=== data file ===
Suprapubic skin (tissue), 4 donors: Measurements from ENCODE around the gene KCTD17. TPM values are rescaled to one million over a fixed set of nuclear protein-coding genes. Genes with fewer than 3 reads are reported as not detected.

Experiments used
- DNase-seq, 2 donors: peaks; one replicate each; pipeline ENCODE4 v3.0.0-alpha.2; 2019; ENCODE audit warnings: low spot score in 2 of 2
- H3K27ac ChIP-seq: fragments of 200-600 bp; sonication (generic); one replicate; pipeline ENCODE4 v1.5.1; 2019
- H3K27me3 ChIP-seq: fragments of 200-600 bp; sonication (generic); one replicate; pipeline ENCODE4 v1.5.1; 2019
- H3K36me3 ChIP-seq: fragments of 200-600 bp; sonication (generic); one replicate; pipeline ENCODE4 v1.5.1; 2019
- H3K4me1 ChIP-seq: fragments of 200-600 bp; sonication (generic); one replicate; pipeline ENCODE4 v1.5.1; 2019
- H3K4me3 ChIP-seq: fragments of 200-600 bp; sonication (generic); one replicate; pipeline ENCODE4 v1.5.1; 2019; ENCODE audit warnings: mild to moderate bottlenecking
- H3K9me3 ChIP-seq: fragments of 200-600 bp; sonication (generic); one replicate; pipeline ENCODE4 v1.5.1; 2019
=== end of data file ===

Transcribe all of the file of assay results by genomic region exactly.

Suprapubic skin (tissue), 4 donors: Measurements from ENCODE around the gene KCTD17. TPM values are rescaled to one million over a fixed set of nuclear protein-coding genes. Genes with fewer than 3 reads are reported as not detected.

Experiments used
- DNase-seq, 2 donors: peaks; one replicate each; pipeline ENCODE4 v3.0.0-alpha.2; 2019; ENCODE audit warnings: low spot score in 2 of 2
- H3K27ac ChIP-seq: fragments of 200-600 bp; sonication (generic); one replicate; pipeline ENCODE4 v1.5.1; 2019
- H3K27me3 ChIP-seq: fragments of 200-600 bp; sonication (generic); one replicate; pipeline ENCODE4 v1.5.1; 2019
- H3K36me3 ChIP-seq: fragments of 200-600 bp; sonication (generic); one replicate; pipeline ENCODE4 v1.5.1; 2019
- H3K4me1 ChIP-seq: fragments of 200-600 bp; sonication (generic); one replicate; pipeline ENCODE4 v1.5.1; 2019
- H3K4me3 ChIP-seq: fragments of 200-600 bp; sonication (generic); one replicate; pipeline ENCODE4 v1.5.1; 2019; ENCODE audit warnings: mild to moderate bottlenecking
- H3K9me3 ChIP-seq: fragments of 200-600 bp; sonication (generic); one replicate; pipeline ENCODE4 v1.5.1; 2019